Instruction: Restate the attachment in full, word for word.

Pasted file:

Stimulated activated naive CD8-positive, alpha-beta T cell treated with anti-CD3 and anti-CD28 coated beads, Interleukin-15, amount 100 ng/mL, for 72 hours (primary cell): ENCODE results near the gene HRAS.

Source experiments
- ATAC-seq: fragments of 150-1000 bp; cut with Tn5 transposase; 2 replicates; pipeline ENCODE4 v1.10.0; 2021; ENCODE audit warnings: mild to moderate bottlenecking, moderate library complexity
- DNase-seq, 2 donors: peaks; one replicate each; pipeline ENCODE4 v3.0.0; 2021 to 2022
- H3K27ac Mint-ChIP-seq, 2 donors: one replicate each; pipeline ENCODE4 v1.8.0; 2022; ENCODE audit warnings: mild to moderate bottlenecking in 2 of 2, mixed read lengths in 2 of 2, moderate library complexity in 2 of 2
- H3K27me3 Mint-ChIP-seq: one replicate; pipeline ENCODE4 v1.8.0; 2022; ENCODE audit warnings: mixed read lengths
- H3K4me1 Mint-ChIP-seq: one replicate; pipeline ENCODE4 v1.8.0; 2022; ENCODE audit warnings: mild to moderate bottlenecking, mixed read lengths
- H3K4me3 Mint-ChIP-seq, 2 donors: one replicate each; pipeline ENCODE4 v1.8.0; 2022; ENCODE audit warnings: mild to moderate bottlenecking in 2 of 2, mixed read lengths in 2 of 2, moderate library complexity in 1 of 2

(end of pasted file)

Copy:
Stimulated activated naive CD8-positive, alpha-beta T cell treated with anti-CD3 and anti-CD28 coated beads, Interleukin-15, amount 100 ng/mL, for 72 hours (primary cell): ENCODE results near the gene HRAS.

Source experiments
- ATAC-seq: fragments of 150-1000 bp; cut with Tn5 transposase; 2 replicates; pipeline ENCODE4 v1.10.0; 2021; ENCODE audit warnings: mild to moderate bottlenecking, moderate library complexity
- DNase-seq, 2 donors: peaks; one replicate each; pipeline ENCODE4 v3.0.0; 2021 to 2022
- H3K27ac Mint-ChIP-seq, 2 donors: one replicate each; pipeline ENCODE4 v1.8.0; 2022; ENCODE audit warnings: mild to moderate bottlenecking in 2 of 2, mixed read lengths in 2 of 2, moderate library complexity in 2 of 2
- H3K27me3 Mint-ChIP-seq: one replicate; pipeline ENCODE4 v1.8.0; 2022; ENCODE audit warnings: mixed read lengths
- H3K4me1 Mint-ChIP-seq: one replicate; pipeline ENCODE4 v1.8.0; 2022; ENCODE audit warnings: mild to moderate bottlenecking, mixed read lengths
- H3K4me3 Mint-ChIP-seq, 2 donors: one replicate each; pipeline ENCODE4 v1.8.0; 2022; ENCODE audit warnings: mild to moderate bottlenecking in 2 of 2, mixed read lengths in 2 of 2, moderate library complexity in 1 of 2